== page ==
New York Yankees catcher Brian McCann (34) gets ready before the start of the spring training exhibition game against the Miami Marlins at George M. Steinbrenner Field. (Jonathan Dyer-USA TODAY Sports)
TAMPA, Fla. — A seven-time all-star given a five-year $85 million contract as a free agent would be the center of attention with his new team.
Brian McCann, though, didn’t sign with just any team. He signed with the New York Yankees.
That means that the former Atlanta Braves catcher is almost flying under the radar as he adjusts to a new team, a new league and what is sure to be a different lifesytle away from the ballpark.
Derek Jeter will begin his 20th and final season when the Yankees open at Houston on Tuesday night and he has been the biggest story all spring. Right behind is the arrival of Japanese pitching sensation Masahiro Tanaka.
Tanaka’s deal dwarfed McCann’s and center fielder Jacoby Ellsbury also cashed in more than the Duluth graduate. Right fielder Carlos Beltran also got free agent attention.
In fact, the only time McCann was really the story was when the Yankees played the Braves in two Grapefruit League games. It was an opportunity to see long-time friends and get some closure.
“I turned into a man in that organziation,” said McCann, a second-round draft choice by the Braves in 2002. “They taught me how to play the game of baseball and I’ll be forever in debt to them. I loved my time there.”
It came to an end, though, after nine seasons when the Braves made little effort to sign the 30-year-old left-handed hitter to a long-team contract. A catcher’s body takes a beating and the National League doesn’t have the designated hitter.
Leaving his long-time home wasn’t easy for McCann, but he made the best of an unwanted situation.
“I understand there’s a business side of everything,” he said. “I’m thankful to be in the spot I’m in. Great organization, great people. Not everybody gets to play in one spot their whole career.”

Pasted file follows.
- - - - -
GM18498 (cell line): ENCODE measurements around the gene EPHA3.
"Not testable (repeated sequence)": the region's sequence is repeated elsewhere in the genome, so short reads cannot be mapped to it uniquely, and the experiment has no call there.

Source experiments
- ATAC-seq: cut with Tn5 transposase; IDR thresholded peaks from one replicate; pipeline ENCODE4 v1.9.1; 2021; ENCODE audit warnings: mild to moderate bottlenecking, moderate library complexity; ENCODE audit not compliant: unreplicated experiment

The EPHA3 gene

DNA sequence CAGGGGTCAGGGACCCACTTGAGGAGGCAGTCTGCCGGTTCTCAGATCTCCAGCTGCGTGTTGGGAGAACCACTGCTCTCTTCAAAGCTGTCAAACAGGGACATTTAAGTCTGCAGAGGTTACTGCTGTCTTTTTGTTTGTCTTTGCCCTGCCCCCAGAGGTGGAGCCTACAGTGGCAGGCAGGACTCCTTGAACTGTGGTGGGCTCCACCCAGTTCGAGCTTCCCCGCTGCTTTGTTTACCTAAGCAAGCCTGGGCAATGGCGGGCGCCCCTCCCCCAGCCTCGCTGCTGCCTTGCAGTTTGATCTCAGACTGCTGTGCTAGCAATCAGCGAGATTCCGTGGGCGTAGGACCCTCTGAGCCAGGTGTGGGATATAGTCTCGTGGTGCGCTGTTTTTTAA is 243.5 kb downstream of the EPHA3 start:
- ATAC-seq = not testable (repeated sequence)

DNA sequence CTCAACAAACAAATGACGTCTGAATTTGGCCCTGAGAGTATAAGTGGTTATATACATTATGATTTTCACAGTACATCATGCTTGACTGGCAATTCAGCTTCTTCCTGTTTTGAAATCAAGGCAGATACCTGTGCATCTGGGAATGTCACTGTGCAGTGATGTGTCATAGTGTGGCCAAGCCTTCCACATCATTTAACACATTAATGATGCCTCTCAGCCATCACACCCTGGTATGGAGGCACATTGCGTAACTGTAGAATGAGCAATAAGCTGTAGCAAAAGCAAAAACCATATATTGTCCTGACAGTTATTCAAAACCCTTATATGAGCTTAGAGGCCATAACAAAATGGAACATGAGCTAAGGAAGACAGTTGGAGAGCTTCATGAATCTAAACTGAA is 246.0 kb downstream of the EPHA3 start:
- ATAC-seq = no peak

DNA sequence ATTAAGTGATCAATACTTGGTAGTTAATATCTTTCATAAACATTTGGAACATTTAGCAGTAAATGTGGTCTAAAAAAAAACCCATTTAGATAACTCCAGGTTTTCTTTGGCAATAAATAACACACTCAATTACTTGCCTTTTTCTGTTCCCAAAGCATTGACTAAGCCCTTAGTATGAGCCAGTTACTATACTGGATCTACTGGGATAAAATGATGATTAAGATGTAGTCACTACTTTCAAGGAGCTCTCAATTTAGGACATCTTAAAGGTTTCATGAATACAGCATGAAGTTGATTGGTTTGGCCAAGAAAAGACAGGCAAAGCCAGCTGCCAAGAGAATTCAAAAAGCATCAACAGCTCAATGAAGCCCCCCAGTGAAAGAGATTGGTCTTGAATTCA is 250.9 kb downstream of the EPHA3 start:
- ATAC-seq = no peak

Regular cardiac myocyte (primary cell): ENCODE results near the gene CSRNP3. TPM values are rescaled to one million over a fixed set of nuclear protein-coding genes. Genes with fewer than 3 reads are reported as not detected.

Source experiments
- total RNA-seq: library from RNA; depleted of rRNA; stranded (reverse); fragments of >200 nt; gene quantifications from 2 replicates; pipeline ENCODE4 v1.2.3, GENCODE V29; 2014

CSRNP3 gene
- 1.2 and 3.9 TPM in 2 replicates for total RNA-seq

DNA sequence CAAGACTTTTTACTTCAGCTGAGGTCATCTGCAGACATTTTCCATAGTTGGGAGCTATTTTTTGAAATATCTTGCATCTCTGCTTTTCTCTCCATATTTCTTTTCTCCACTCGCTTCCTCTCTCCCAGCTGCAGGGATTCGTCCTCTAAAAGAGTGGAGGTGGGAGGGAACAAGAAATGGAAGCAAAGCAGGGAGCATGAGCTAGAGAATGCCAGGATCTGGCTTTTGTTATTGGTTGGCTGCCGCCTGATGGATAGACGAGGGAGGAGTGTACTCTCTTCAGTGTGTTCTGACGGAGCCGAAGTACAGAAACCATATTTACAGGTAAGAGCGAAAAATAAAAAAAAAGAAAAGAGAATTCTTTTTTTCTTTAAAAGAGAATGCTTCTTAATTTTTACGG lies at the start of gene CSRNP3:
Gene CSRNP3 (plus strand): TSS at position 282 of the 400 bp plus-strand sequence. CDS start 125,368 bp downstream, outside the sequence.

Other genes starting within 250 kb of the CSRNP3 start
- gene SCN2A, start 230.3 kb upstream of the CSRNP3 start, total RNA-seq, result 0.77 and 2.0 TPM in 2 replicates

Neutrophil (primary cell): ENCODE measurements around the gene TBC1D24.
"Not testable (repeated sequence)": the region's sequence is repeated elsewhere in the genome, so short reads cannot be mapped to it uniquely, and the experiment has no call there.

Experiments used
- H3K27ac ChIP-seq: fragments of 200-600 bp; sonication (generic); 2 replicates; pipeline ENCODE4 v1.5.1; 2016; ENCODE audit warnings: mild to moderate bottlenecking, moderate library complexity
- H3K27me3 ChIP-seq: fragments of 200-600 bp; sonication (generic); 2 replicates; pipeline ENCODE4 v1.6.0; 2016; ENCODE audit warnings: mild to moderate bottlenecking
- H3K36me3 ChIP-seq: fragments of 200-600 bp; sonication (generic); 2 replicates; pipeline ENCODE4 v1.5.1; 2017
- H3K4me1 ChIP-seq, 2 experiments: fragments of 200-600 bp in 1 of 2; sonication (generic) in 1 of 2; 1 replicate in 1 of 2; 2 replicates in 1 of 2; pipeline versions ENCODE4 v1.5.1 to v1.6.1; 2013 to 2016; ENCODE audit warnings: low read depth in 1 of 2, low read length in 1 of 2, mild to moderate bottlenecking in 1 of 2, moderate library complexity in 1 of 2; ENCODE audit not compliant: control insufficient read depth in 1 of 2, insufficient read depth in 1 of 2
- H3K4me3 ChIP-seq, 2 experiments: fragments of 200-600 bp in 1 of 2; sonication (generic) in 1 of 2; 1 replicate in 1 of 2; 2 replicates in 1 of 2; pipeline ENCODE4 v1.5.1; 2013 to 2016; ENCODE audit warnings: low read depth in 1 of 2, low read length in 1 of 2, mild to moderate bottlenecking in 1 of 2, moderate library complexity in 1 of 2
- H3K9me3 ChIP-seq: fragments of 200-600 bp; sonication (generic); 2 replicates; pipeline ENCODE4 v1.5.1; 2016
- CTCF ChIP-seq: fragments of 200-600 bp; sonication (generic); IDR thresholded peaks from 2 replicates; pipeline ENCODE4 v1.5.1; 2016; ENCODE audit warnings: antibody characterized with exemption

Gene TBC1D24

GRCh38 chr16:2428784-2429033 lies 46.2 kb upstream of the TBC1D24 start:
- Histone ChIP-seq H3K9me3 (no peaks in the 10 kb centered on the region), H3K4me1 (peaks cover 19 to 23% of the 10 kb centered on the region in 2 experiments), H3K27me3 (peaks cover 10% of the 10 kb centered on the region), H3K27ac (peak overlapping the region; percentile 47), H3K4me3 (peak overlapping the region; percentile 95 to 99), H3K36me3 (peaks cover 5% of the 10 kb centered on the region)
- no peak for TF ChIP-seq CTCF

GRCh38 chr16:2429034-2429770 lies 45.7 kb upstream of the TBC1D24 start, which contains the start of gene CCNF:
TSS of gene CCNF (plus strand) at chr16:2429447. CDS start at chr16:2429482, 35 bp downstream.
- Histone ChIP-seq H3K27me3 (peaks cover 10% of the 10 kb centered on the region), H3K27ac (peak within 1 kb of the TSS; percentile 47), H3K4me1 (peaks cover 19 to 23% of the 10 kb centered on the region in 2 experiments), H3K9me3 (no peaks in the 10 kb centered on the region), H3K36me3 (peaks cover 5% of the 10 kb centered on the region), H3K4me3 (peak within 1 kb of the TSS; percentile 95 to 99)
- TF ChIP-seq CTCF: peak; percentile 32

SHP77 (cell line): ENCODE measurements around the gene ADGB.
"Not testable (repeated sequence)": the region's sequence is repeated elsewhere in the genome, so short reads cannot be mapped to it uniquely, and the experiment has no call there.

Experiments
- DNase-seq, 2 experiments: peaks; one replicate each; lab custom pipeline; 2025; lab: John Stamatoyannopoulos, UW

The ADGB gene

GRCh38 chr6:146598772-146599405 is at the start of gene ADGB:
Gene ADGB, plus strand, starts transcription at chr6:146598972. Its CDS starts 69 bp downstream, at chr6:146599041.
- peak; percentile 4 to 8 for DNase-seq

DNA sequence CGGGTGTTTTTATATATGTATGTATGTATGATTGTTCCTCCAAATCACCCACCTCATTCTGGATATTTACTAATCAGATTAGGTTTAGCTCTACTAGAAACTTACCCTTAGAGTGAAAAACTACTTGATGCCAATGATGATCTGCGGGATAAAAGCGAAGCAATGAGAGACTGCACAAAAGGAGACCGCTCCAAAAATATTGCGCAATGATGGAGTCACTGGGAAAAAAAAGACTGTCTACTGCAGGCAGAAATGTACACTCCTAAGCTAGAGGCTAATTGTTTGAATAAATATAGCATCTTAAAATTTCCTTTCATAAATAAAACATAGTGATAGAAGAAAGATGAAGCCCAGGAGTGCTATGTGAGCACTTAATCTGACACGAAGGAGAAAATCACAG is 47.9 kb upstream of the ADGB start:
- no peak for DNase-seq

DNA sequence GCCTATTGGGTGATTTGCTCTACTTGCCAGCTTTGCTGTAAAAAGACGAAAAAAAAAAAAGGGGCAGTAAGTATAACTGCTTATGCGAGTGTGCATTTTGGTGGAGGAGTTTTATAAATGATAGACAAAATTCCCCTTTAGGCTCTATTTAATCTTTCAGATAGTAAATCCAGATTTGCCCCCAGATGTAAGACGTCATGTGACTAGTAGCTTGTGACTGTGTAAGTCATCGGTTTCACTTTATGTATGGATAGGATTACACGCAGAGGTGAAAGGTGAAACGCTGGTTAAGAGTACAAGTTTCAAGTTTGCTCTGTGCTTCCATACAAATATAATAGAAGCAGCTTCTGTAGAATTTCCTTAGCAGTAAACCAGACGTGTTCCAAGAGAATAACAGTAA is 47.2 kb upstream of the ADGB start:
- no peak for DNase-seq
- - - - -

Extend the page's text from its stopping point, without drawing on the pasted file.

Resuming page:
That’s what has made Jeter’s career so special and why he will be the top story with the Yankees all season.
McCann should feast on the short porch in right field at Yankee Stadium, but he actually may be asked to talk about Tanaka’s pitching as much as his own hitting.
Getting familiar with the Yankees pitching staff was McCann’s main assignment this spring.
He was 1-for-7 with a double in the two games against the Braves and finished Grapefruit League play batting just .200.
McCann wears No. 34 now instead of his Braves’ No. 16 — a retired number by the Yankees. Also gone is the beard, a victim of his new team’s ban on facial hair.
“I feel younger,” McCann said. “Got to like it I guess.”
The Yankees missed the playoffs last year and went on an offseason spending spree.
McCann’s deal has a vesting option for a sixth season and the $17 million annual salary is the richest ever for a free agent catcher.
The Yankees had a hole and McCann fills it. When Francisco Cervelli spells him, he can DH against right-handed pitchers.
“I’m not sure how it’s going to work, but I know I still have a lot of games left in me behind the plate,” said McCann, beset by injuries his last two seasons with the Braves.
McCann won the Silver Slugger as the National League top hitting catcher five times and was also noted for the way he handled pitchers.
“He’s an offensive and defensive catcher and there are only a few of those in baseball,” Yankees manager Joe Girardi said.
The Braves will miss McCann and he will miss Atlanta. But there is no going back now.
“I’m excited to be where I’m at,” McCann said. “I’m excied for the new chapter in my life.”